Monday, May 09, 2005

Observation as Isthmus: Connecting Seeing/Listening with Understanding

Evelyn Rodriguez, at Crossroads Dispatches, writes an interesting post on observation after a reader of her blog describes her as a “New Age Californian”:

Basically, he was scanning his repertoire of worldviews and his frames of references to "figure" me out. I'm only picking on him because it is the umpteenth time of late I've personally experienced this pinning down.

The day is coming when a single carrot, freshly observed, will set off a revolution. - Paul Cezanne

We all do this all the time. One of the functions of the brain is to filter and pattern match: oh, yes table, not new information. No need to process its texture, the craftsmanship, the woodgrain, or to touch this one. Table, check, done.

I am including a large portion of her post because I do not want to dilute her meaning here:

Before we concoct stories - and many marketers are fairly proficient at creating, telling and spreading stories - we could use a refresher course in observation and listening.

Observe all men, thyself most. - Benjamin Franklin

Observation is especially key at the fuzzy front end of marketing - at the innovation stage. Even more cost-draining and time-consuming than the wrong sales pitch is if you built your entire product on the wrong premise.

Originality is simply a pair of fresh eyes. - Thomas Wentworth Higginson

One of the most challenging skills in the world has got to be seeing things from the perspective of the customer, the employee, the partner, the supplier, the person sitting on the other side of the table from you – because we are constantly filtering everything through our own perspective and making unconscious, assumptive leaps about others based on our perspectives, our decision-making framework, our autobiographies, our experiences with others beforehand, and our frame of reference.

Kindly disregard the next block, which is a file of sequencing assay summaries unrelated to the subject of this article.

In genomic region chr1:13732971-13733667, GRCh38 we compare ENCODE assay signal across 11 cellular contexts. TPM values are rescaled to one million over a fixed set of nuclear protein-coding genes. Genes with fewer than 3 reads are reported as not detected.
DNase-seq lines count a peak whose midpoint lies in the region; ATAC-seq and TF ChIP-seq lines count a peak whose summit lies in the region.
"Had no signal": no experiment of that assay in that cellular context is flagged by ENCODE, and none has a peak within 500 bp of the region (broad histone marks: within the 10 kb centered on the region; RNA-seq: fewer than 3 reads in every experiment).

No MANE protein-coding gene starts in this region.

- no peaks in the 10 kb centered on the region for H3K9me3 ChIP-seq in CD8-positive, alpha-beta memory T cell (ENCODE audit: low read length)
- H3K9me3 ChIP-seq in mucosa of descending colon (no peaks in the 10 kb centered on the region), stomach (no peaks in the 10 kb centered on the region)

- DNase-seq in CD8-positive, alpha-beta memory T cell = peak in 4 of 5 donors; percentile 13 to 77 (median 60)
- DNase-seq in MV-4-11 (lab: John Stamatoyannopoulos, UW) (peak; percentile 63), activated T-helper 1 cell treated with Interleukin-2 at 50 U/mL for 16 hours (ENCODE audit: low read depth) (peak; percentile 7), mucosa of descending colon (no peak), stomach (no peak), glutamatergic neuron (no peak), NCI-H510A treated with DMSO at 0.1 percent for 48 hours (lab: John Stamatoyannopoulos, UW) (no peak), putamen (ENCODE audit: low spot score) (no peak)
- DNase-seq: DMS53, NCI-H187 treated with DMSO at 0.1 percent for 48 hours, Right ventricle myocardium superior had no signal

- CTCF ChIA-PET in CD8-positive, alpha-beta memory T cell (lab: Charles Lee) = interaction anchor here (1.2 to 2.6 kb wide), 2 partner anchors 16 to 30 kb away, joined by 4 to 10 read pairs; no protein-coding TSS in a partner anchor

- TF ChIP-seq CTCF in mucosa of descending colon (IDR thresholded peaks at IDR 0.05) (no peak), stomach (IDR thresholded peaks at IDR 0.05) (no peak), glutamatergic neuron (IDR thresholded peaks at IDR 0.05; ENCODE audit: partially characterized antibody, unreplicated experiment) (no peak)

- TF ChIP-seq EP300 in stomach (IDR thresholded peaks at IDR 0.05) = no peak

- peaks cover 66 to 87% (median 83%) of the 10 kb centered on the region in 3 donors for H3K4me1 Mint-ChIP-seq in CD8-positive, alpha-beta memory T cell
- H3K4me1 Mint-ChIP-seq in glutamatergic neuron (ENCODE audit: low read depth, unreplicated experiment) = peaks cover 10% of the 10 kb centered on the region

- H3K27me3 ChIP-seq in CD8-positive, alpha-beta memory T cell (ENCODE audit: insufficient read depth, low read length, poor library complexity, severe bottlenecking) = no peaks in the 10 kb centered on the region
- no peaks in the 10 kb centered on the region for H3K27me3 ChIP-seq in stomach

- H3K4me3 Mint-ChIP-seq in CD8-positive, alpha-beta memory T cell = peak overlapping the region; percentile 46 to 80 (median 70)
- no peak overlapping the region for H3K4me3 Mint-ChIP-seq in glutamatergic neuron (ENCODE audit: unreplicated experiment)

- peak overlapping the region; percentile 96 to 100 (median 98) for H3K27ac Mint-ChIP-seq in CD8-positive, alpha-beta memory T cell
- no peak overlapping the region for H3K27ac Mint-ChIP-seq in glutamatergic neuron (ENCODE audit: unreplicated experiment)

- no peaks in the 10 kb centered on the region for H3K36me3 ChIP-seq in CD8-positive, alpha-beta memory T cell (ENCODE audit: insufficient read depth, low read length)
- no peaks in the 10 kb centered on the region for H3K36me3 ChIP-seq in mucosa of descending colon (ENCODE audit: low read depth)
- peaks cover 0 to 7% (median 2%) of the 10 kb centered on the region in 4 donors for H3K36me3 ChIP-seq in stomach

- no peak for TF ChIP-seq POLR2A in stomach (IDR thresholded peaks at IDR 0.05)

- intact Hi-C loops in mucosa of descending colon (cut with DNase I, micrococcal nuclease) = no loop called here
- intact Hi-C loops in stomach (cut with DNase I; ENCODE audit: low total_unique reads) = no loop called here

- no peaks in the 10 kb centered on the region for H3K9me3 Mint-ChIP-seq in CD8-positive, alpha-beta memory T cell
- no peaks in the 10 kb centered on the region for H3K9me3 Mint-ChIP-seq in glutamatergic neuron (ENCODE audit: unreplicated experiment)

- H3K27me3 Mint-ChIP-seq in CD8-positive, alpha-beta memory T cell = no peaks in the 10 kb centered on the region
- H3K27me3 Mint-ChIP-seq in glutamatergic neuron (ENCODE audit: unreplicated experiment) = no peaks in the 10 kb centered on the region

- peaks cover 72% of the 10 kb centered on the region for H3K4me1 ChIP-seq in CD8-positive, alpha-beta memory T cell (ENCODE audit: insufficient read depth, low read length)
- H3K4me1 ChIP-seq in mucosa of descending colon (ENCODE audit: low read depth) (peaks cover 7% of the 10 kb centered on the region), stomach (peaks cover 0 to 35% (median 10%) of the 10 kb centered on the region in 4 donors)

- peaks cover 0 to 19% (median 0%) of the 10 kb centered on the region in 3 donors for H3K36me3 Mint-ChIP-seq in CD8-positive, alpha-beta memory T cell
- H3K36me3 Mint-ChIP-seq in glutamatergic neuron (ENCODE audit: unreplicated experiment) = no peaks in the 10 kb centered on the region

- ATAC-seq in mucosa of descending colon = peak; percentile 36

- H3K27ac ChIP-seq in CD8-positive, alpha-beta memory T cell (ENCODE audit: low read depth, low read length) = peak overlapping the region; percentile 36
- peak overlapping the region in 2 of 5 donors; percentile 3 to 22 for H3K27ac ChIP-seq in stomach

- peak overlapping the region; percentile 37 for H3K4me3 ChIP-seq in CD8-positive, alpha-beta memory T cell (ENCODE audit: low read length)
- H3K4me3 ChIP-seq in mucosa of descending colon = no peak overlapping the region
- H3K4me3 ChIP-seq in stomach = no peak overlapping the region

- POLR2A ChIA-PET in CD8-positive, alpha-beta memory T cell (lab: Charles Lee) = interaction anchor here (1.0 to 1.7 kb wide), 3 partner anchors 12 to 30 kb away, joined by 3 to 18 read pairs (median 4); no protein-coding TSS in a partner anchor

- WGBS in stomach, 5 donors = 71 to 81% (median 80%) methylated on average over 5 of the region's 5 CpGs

I made a promise to keep a watch over myself, to remain master of myself, so that I might become a sure observer. - Paul Gauguin

This is a big topic and this post can't do justice to it. One helpful practice is to practice observing - versus thinking - when you are in any one-on-one with another person. It's called bare attention by Buddhists. Observing is not thinking. You note, register, observe mentally what's arising moment by moment. You're not thinking "about", needing to do something "with", and most importantly not comparing or putting things in relation to anything. You can always do the analysis later.

In Anthropology this is called “participant observation” or, tangentially, being “culturally relative.”

Rodriguez’s discussion inspired me to put the above into practice when I am ‘assessing’ myself. How often do we attempt to categorize ourselves and find the result to be a cramming of our unique character traits into a pre-formulated standard that does not accurately represent the diversity of ‘us’? How many of us are truly observing ourselves? If we do not know ourselves or are mislabelling ourselves, how can we possibly hope to have the inner compass/context to observe the other?


Post a Comment

<< Home